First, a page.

Does the Foreign Secretary agree that the people of Ukraine must make their own decision without unwarranted interference or undue influence by either the EU or Russia? Heavy-handed intervention on either side could inflame the situation beyond repair. Of course, if asked, we should stand ready to help to enable free and fair elections to be held, but we should not seek to sway them in any way.

There are times, as we saw in Berlin, Romania and Georgia, when people speak louder than their politicians, and when their courage and fortitude can bring down walls where politics have failed to shift even a single stone. Looking at those thousands and thousands of hopeful faces braving the freezing cold to demonstrate peacefully for their democratic rights, this might just be such a time again. Our thoughts and our prayers are with them.
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Mr. Straw: Let me answer the right hon. and learned Gentleman's questions in turn. First, on Iraq, he asked about a new stabilisation force. There are no proposals for a new force. The current mandate of the multinational force is referred to in the communiqué and effectively endorsed by it. On programmes to reduce unemployment, there has been a huge increase in job creation in Iraq since the fall of Saddam. What stands in the way of further job creation is the security situation. That further underlines that the efforts of the terrorists and rejectionists in Iraq are far more directed at ordinary Iraqis and their future than they are even at troops of the multinational force.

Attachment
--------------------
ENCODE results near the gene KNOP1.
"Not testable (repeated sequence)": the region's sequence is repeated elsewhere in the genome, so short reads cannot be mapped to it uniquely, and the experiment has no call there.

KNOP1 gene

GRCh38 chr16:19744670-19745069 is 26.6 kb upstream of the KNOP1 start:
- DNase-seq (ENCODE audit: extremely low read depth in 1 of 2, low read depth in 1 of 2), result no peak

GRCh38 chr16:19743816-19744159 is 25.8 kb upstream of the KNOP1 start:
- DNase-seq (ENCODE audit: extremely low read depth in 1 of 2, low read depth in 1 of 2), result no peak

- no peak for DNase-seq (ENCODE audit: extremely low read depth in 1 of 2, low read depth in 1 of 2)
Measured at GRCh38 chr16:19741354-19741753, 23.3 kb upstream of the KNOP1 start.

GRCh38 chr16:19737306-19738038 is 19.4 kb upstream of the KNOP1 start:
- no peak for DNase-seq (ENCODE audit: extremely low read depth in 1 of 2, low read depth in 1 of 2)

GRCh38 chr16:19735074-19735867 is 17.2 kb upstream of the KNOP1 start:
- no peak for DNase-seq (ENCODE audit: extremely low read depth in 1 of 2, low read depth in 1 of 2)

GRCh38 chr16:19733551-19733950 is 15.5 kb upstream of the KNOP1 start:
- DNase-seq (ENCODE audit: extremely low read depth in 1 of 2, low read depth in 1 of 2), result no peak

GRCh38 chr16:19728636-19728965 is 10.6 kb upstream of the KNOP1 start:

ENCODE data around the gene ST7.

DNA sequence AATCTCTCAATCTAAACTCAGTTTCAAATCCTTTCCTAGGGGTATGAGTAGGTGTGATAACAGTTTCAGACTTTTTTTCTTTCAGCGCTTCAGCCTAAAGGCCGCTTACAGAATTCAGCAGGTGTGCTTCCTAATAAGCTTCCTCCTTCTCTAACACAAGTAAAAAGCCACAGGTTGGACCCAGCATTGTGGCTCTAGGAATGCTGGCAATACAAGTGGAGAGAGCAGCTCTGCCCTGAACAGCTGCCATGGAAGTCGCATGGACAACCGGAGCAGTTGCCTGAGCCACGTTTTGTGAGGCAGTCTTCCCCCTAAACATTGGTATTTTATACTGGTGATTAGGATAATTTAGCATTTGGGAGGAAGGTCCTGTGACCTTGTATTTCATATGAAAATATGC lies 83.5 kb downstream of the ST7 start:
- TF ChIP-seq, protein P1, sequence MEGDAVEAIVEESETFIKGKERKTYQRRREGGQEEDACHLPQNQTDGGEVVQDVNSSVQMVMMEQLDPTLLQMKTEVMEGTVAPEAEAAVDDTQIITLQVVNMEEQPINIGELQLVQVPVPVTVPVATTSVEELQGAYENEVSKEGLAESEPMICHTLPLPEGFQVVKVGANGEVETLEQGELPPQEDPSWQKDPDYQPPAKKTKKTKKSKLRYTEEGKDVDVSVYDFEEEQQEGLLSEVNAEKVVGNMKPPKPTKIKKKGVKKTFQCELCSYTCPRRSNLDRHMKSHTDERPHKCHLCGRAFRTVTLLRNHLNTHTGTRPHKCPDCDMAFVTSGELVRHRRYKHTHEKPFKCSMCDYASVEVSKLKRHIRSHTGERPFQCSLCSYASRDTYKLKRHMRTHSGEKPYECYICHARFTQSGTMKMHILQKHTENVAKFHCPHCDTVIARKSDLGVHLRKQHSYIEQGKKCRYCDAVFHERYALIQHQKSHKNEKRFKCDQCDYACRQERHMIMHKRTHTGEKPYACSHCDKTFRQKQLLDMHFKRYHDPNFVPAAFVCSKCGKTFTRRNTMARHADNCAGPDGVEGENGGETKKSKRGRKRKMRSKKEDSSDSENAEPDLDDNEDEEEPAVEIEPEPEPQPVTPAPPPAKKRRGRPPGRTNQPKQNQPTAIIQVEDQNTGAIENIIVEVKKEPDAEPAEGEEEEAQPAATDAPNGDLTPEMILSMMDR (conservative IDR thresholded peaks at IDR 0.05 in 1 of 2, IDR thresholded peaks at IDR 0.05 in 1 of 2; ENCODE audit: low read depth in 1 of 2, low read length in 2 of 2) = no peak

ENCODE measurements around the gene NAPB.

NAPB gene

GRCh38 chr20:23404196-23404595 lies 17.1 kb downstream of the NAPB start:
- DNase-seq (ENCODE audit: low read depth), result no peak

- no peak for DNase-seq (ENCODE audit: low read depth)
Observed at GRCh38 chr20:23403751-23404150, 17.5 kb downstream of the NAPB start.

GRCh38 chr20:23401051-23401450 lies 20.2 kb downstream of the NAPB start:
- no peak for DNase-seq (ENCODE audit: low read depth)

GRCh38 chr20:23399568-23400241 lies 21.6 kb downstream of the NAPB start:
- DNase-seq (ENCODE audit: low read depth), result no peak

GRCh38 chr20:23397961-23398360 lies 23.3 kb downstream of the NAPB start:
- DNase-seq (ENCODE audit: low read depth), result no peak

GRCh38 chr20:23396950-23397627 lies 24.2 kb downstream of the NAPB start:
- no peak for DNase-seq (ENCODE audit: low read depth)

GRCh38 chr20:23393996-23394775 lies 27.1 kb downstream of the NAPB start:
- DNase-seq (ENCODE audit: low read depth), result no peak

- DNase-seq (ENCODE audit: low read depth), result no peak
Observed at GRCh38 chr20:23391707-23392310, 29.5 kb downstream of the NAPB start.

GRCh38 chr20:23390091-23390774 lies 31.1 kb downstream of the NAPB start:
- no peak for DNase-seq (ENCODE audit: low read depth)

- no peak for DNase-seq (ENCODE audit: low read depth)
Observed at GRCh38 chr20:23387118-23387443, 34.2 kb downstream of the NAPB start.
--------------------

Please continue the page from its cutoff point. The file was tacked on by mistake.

On the issue of the date for elections, all of us accept that meeting the date of 30 January will be difficult, but the judgment currently being made by the independent elections commission for Iraq, and by most, not all, leading Iraqis is that whatever the difficulties, it is better to aim for that date than to appear to delay. That was the point made by Dr. Barham Salih, the Deputy Prime Minister, speaking on "Breakfast with Frost" yesterday. He said:

That is our judgment.

On Iran, the right hon. and learned Gentleman asked what long-term reliance we can place on the agreement. Iran has made a solemn agreement, which includes all the centrifuges. The detail of how it will be subject to surveillance or seal is set out in the resolution and the agreements, and in letters and statements by Dr. El-Baradei and the Iranians. If the Iranians fail to meet their undertakings—I believe that they will meet them—they face censure by the board of governors, reference to the United Nations Security Council, and an end to the quid pro quo that the E3 and the EU have offered in the Paris agreement.